Saturated fat consumption leads to a rise in LDL levels according to numerous short-term feeding trials. And the government further recommends saturated fats should supply less than 11% of daily calories. These guidelines lacked any solid evidence and should not have been introduced, suggests Dr Aseem Malhotra, a London based cardiologist. Dr Malhotra wrote in the British Medical Journal, ‘it was time to bust the myth of the role of saturated fat in heart disease'. Studies have shown that saturated fats do not increase your risk of heart disease. In fact, they can lower the risk of heart disease by shifting small, dense LDL to large LDL.

Research at The University of Hull’s department of Sport, Health and Exercise Science has been investigating the effects of saturated fats on triglyceride levels (a type of fat in the blood strongly correlated with heart disease). They found that virgin coconut oil (roughly 90% saturated fat) and exercise significantly reduced triglyceride levels and increased HDL while LDL remained the same following a high-fat meal. This suggests that even in small doses, virgin coconut oil enhances the removal of fats in the blood, a protective mechanism against heart disease. Of note, these results are not yet published. Another study in the European Journal of Applied Physiology found exercise has beneficial effects in reducing fats in the blood following a very high-calorie meal.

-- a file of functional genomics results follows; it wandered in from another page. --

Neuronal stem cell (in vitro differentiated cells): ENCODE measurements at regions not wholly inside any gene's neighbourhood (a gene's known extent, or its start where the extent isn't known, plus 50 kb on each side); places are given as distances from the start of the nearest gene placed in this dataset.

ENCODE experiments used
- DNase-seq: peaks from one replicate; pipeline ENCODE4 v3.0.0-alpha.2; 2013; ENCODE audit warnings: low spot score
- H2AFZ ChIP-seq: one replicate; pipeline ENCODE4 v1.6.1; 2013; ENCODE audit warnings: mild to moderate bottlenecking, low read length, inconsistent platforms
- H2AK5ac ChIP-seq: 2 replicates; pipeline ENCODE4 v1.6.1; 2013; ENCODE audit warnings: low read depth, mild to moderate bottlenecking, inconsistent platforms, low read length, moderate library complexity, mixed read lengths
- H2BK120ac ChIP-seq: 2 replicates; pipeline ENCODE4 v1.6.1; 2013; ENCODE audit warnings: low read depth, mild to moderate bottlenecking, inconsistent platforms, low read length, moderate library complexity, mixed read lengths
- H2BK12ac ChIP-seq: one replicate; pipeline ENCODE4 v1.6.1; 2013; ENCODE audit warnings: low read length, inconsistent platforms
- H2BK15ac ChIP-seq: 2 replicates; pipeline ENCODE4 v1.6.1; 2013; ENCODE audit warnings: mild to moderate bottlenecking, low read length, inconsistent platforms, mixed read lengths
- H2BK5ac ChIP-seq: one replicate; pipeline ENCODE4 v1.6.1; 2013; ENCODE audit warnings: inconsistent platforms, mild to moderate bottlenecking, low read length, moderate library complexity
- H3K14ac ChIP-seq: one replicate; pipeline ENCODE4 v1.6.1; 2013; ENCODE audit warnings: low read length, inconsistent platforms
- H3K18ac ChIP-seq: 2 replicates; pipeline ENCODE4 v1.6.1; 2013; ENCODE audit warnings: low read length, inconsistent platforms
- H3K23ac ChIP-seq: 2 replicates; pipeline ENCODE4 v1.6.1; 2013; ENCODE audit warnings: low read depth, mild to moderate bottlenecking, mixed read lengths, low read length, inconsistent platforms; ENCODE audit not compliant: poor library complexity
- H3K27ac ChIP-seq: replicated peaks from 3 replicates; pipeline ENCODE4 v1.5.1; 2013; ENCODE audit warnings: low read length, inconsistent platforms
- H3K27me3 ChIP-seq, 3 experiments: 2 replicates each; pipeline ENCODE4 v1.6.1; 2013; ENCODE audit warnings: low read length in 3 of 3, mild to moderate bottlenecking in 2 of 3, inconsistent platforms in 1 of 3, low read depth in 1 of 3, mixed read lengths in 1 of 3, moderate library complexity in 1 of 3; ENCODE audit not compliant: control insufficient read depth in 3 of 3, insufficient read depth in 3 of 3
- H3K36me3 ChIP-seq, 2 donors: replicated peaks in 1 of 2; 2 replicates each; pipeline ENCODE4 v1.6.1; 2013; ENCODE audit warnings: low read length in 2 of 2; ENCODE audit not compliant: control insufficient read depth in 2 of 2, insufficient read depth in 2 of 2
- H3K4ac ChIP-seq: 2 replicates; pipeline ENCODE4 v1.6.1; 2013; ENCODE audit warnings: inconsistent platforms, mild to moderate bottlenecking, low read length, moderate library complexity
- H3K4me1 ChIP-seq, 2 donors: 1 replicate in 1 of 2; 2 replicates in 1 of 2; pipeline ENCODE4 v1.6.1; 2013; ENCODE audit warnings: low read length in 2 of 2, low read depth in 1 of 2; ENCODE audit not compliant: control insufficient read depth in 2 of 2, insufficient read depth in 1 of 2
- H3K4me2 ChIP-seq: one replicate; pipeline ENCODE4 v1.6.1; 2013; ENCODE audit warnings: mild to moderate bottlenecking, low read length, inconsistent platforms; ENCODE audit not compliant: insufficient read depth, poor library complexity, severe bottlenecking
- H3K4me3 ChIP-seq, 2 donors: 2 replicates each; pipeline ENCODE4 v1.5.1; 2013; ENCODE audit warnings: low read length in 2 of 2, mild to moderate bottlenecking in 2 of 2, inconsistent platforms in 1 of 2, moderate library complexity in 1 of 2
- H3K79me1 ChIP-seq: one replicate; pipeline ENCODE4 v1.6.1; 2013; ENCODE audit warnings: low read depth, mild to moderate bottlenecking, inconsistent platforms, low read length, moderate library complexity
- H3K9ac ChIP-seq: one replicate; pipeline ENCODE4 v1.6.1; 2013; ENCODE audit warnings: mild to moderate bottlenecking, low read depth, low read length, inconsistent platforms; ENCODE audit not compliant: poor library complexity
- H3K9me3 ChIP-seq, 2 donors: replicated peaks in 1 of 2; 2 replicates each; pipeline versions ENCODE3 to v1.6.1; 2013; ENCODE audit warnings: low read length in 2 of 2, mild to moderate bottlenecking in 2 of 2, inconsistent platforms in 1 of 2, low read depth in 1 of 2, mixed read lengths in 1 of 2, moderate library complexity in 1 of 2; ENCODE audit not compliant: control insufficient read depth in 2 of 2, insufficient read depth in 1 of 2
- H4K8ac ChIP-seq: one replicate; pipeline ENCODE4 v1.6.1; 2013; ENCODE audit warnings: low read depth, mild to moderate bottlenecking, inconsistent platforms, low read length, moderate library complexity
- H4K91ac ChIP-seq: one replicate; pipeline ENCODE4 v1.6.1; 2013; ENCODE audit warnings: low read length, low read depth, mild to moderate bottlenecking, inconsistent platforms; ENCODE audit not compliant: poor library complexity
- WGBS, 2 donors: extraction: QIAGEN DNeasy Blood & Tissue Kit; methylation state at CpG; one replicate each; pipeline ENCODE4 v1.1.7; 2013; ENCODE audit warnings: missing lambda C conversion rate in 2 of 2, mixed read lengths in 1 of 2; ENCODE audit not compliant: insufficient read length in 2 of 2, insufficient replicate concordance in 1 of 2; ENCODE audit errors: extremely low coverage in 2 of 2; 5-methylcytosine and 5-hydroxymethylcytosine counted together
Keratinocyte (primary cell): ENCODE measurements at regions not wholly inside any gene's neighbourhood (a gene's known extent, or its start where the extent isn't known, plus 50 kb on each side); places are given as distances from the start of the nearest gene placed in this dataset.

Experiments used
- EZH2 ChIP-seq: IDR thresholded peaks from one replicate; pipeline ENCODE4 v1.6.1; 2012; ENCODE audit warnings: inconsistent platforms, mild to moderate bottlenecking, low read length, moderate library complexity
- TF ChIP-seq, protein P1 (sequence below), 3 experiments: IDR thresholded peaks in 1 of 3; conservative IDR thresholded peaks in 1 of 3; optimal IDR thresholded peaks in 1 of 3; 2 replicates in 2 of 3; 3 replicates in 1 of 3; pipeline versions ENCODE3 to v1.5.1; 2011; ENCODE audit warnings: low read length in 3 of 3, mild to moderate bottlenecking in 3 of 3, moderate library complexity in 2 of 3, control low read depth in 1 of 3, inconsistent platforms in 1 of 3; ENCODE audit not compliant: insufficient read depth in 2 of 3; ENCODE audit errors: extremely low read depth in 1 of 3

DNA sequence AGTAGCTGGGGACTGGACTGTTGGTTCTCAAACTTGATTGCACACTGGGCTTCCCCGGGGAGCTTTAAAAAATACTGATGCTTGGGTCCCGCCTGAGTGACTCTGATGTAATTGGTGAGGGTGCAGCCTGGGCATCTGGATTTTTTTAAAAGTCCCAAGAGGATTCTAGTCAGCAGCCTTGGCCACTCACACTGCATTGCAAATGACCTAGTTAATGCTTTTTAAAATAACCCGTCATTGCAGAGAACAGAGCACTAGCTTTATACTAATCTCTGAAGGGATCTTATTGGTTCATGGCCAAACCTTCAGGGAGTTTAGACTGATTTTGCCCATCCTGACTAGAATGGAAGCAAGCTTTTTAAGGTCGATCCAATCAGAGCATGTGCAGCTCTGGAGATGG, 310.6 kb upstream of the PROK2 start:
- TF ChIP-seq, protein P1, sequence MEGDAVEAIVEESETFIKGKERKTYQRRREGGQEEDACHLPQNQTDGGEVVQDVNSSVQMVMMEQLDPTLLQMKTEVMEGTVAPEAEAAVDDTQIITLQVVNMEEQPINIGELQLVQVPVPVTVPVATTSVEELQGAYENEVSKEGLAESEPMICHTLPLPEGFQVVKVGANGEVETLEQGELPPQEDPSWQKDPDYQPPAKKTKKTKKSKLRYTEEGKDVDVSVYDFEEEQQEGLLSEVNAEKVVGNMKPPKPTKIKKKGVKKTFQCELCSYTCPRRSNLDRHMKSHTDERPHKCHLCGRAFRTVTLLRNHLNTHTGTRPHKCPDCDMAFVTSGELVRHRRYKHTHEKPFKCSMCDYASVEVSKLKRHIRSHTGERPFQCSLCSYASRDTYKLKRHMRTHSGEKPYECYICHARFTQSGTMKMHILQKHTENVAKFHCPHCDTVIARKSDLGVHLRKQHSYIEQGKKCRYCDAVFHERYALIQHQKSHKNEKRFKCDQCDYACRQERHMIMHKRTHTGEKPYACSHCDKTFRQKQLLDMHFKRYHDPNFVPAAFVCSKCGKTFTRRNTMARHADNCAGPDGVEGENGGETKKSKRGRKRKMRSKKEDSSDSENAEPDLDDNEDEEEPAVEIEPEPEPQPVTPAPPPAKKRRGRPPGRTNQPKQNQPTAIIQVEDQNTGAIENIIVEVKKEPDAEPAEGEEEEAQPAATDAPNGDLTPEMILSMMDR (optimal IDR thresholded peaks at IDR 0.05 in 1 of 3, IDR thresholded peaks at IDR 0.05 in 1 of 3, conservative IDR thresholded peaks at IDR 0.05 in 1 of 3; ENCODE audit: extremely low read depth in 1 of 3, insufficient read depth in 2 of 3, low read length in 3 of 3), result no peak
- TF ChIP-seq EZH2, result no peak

Research in Japan found that reducing saturated fat consumption had inverse effects on the risk of cardiovascular disease. The paper concluded that saturated fat decreased the risk of stroke mortality and cardiovascular disease.

In recent years awareness concerning saturated fat has been gathering momentum. Numerous short-term and long-term feeding trials have concluded the benefits saturated fat can have on health and that previous guidelines are circumspect. A meta-analysis found in a 5-23 year period, totalling 347,747, saturated fat consumption was not linked with heart disease. Additional long-term feeding trials concluded similar findings.

The US Department of Agriculture has indicated that it will submit to recent advances in research and amend its dietary guidelines. The department plans to no longer advise people to avoid foods high in cholesterol. Almost 40 years of dietary guidelines and public health issues about eating cholesterol-laden foods will be undone. The research that warned us off eating high-cholesterol food (coconuts, eggs, bacon, butter) might have been flawed. This U-turn comes after years of division in the medical community.

Will guidelines on saturated fat be amended next? Doctors appear to be moving away from warnings about foods high saturated fat (nuts, animal fats, fish oils) and cholesterol, instead focusing on processed foods and sugar being the main dietary threat. Or is it the sedentary lifestyle we lead today the biggest threat?

Craig Scott is a Postgraduate Student in Sport, Health and Exercise Science at University of Hull